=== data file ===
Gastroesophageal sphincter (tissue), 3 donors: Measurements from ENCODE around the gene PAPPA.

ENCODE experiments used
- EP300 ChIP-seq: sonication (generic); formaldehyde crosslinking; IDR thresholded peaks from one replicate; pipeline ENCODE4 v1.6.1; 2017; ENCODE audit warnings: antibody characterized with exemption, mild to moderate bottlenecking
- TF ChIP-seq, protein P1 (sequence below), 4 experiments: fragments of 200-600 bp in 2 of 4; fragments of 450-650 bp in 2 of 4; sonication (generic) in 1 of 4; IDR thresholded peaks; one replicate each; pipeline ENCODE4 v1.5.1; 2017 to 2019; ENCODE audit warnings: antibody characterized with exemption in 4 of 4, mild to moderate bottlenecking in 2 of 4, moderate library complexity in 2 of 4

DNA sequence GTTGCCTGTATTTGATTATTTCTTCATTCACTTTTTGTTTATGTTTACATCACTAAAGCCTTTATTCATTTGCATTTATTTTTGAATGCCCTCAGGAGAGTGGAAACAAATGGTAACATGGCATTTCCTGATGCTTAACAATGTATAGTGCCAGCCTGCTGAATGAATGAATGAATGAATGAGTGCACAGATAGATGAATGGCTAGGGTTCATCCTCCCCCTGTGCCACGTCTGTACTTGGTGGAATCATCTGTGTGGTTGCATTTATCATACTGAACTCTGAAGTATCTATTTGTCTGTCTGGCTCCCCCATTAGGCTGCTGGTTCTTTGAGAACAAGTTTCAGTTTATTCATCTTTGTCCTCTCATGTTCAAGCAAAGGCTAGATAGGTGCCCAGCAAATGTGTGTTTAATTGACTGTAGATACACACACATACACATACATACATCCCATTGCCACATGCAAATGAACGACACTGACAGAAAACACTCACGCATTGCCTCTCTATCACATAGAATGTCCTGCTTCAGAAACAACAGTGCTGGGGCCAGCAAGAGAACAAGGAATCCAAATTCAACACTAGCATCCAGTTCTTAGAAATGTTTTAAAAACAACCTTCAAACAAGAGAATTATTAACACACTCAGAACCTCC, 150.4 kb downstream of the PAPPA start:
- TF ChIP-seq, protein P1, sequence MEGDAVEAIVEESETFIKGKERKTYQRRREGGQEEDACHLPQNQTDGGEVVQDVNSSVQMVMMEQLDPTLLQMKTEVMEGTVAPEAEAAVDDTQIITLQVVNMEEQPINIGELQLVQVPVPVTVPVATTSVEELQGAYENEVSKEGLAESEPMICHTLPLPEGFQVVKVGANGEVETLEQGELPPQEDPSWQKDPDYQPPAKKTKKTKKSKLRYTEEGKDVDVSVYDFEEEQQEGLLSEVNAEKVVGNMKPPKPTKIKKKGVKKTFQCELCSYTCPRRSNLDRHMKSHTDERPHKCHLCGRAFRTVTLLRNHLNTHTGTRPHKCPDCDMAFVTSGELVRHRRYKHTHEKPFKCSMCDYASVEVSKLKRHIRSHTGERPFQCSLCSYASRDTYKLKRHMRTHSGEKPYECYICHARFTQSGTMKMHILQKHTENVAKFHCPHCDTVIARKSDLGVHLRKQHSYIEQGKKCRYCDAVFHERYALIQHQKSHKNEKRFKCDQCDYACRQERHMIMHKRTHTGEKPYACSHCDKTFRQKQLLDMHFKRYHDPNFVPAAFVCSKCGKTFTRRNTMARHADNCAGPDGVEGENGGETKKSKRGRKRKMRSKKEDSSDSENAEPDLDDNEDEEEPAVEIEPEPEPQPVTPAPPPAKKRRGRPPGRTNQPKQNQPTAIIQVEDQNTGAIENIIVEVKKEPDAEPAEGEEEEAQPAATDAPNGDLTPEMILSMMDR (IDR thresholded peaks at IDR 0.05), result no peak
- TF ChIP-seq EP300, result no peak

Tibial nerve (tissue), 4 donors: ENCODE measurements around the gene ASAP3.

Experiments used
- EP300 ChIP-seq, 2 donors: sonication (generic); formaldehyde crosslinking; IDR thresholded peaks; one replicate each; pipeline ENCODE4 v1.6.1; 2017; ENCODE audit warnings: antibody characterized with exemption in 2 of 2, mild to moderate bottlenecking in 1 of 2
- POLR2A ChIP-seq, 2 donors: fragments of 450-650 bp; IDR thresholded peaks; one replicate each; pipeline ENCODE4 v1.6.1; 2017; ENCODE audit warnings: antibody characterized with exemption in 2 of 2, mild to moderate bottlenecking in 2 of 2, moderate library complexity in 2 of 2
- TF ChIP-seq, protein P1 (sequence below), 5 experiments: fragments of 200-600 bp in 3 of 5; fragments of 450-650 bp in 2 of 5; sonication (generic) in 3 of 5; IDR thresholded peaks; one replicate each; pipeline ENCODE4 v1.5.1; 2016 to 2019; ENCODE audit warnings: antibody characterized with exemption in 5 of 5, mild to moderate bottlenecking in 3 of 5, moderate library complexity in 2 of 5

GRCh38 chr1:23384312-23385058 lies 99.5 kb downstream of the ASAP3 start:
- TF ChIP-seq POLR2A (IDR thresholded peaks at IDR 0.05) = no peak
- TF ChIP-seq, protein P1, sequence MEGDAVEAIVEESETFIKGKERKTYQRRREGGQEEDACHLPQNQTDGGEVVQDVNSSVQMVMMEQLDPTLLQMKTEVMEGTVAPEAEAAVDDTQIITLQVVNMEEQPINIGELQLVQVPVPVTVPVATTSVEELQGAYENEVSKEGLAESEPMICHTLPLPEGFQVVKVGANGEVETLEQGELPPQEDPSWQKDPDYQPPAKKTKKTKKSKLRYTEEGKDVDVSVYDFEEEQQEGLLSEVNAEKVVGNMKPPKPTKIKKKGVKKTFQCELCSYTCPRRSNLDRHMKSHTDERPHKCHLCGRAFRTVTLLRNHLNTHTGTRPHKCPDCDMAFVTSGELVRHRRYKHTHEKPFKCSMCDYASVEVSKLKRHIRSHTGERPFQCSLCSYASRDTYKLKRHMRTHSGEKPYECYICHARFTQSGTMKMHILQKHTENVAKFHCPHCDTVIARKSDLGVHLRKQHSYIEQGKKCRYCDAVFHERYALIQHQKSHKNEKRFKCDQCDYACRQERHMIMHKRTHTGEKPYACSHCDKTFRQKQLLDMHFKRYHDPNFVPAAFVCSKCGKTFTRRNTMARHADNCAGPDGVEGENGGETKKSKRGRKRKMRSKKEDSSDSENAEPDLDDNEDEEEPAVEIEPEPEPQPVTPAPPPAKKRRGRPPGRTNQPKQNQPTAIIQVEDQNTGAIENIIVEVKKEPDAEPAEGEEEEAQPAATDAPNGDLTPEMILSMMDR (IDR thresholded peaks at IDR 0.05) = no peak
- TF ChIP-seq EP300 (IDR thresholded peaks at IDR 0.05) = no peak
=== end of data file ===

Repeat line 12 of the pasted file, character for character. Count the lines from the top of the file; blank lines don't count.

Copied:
- TF ChIP-seq, protein P1 (sequence below), 5 experiments: fragments of 200-600 bp in 3 of 5; fragments of 450-650 bp in 2 of 5; sonication (generic) in 3 of 5; IDR thresholded peaks; one replicate each; pipeline ENCODE4 v1.5.1; 2016 to 2019; ENCODE audit warnings: antibody characterized with exemption in 5 of 5, mild to moderate bottlenecking in 3 of 5, moderate library complexity in 2 of 5